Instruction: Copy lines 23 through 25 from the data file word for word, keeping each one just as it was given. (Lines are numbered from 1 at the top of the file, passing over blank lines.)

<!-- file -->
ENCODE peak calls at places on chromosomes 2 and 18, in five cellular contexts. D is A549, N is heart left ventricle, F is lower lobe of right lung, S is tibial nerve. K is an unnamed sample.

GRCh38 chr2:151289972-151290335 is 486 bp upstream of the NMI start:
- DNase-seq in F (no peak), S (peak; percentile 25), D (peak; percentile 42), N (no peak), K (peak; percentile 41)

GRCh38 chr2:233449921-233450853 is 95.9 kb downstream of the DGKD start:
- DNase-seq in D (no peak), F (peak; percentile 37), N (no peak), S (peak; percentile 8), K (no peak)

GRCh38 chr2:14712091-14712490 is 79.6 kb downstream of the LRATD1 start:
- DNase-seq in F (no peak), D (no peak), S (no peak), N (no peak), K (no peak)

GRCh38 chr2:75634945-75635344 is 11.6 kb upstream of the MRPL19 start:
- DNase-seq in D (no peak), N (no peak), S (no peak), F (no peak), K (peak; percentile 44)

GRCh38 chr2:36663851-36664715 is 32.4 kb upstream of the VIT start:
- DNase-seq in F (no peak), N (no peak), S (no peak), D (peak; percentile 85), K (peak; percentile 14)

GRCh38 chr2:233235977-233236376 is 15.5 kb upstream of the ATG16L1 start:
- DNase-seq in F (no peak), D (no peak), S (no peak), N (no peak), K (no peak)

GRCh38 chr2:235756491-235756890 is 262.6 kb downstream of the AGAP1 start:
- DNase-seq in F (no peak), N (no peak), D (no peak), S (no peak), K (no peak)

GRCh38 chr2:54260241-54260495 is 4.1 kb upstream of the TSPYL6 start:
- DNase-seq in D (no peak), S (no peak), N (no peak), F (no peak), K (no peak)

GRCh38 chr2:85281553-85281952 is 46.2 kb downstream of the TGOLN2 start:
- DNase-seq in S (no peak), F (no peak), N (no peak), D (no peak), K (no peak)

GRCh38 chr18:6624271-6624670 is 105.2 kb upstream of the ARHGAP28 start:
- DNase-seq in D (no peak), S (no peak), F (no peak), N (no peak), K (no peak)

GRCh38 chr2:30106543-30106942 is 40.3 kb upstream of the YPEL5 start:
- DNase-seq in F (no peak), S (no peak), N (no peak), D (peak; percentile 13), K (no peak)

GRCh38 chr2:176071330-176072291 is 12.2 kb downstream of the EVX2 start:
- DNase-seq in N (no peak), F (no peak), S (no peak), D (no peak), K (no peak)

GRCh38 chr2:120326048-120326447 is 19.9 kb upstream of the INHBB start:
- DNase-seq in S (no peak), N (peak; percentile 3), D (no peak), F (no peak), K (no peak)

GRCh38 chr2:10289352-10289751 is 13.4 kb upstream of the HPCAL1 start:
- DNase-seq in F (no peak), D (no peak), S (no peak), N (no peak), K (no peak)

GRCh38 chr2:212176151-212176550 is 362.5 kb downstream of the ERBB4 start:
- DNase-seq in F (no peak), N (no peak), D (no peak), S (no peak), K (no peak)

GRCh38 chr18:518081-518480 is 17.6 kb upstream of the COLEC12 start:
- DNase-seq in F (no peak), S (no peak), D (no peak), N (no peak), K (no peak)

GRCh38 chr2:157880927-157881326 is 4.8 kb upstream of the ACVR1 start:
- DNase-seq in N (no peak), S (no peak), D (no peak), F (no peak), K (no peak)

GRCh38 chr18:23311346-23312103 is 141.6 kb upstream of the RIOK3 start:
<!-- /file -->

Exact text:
- DNase-seq in F (no peak), S (no peak), N (no peak), D (peak; percentile 13), K (no peak)

GRCh38 chr2:176071330-176072291 is 12.2 kb downstream of the EVX2 start:
- DNase-seq in N (no peak), F (no peak), S (no peak), D (no peak), K (no peak)